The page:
It’s a bit late in the day for a wee review on this, for it’s been on for two months already, and finishes on 23 September. But I managed to get there last weekend and was so bowled over by it that I’d urge you not to miss it. On show at the Guildhall Art Gallery (a favourite of mine already), the exhibition comprises selected treasure from a wide selection of the City of London’s 100-plus Livery Companies. These are items which live behind closed doors in Livery halls and which we the general public rarely get to see. The range in eclectic and all the bits are pleasing in their own way. So we have portraits of worthies – typically masters – office holders’ regalia, furniture and decorative objects, commemorative and celebratory pieces. Just to mention one item at random, a taxidermed ram’s head which serves as a snuff-box. One of my favourites has to be a display object for the 1851 Great Exhibition by the Cutlers’ Company which comprises 1,851 blades, all fanned out. See picture below. We have a coat and badge from the Watermen’s Company, the prize of Doggett’s Coat and Badge Race from 1903 which I wrote about recently. The piece de resistance, however, is undoubtedly Holbein’s group portrait of Henry VIII and the Barber Surgeons, lent to the show by that particular Company.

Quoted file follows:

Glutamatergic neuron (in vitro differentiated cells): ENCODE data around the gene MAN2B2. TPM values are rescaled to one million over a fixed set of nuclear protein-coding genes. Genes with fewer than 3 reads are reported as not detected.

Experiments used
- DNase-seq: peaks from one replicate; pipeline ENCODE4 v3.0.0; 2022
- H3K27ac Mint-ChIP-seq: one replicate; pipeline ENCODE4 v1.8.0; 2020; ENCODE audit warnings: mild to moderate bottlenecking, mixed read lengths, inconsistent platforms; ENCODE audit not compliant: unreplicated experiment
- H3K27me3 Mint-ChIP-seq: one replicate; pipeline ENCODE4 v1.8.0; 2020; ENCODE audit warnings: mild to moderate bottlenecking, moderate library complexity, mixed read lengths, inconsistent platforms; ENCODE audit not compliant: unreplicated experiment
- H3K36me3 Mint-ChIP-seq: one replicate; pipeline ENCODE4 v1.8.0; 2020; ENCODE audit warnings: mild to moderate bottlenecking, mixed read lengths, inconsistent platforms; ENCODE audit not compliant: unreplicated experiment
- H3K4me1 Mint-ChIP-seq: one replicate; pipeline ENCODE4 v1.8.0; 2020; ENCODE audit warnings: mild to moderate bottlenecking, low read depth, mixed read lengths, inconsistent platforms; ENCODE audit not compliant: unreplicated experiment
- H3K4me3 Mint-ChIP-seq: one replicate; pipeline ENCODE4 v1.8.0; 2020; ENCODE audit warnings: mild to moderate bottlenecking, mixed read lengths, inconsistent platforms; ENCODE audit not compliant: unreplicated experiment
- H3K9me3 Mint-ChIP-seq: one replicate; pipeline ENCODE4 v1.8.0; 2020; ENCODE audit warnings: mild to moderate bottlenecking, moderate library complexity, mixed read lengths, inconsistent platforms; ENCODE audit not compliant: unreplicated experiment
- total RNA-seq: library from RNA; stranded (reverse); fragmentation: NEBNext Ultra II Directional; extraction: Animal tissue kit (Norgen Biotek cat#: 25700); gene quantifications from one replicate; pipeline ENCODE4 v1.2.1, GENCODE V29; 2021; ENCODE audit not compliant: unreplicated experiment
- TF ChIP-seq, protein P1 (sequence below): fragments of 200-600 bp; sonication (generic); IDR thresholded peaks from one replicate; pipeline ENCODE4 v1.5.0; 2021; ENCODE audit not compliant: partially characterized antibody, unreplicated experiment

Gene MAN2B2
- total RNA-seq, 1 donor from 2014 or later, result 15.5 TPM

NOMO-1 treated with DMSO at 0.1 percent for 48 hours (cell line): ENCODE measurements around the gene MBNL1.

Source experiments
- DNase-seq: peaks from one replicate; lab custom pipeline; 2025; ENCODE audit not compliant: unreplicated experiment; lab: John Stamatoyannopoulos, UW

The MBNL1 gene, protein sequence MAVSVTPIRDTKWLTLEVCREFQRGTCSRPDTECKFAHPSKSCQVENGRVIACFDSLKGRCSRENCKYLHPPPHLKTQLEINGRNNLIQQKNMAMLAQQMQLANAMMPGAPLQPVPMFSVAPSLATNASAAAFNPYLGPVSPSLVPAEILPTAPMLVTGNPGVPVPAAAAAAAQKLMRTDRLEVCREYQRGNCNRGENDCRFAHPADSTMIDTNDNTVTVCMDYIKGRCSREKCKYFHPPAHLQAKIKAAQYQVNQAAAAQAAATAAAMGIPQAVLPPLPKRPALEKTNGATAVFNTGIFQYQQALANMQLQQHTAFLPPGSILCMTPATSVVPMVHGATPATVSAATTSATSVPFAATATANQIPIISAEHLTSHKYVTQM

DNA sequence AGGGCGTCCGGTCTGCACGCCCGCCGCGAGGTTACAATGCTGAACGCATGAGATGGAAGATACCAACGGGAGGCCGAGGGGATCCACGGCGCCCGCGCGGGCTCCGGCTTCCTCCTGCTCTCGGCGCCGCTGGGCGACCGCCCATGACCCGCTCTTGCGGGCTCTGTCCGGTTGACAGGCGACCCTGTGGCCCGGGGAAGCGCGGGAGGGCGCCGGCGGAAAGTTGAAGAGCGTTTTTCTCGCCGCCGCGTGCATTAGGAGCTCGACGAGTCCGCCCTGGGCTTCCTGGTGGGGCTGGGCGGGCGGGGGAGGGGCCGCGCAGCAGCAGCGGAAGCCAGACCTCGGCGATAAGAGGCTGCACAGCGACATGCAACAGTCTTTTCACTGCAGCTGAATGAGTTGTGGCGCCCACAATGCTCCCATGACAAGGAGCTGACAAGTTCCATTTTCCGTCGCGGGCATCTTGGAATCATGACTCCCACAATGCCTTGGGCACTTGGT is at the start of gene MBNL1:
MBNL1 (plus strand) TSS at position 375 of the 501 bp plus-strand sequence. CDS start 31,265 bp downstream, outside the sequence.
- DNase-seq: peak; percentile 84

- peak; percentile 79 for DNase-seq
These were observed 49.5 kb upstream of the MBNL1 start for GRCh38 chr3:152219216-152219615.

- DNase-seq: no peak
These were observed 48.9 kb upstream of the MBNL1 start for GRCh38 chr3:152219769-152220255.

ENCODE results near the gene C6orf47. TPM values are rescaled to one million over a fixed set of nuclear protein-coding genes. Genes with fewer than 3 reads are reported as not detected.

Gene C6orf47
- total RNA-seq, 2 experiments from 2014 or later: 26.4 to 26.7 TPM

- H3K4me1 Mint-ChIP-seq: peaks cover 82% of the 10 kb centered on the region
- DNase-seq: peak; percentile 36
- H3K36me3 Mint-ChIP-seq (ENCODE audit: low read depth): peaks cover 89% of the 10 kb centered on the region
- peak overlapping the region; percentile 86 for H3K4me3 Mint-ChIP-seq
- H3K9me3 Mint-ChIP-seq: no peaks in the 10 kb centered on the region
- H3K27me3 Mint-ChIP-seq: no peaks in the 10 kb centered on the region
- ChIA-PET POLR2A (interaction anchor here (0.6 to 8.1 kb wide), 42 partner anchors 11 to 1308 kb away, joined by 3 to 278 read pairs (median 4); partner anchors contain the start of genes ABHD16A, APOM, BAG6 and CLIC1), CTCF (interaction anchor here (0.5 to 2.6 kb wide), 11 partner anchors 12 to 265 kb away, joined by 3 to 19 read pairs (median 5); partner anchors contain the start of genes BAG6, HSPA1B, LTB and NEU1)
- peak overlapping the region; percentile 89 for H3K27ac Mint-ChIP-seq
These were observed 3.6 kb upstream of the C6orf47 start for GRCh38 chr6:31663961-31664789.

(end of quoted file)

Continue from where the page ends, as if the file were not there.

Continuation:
Butcher, Baker and Candlestick Maker: 850 Years of Livery Company Treasures runs until 23 September. Entrance is £5, £3 concessions and Free to Art Fund members and other select groups. More information here.
On leaving the gallery, we were accosted by a steward who told us that the Great Hall in the Guildhall was open if we’d care to take a look. We did care to take a look and had it completely to ourselves. Not sure if it’s open to the public every Sunday, but what a treat.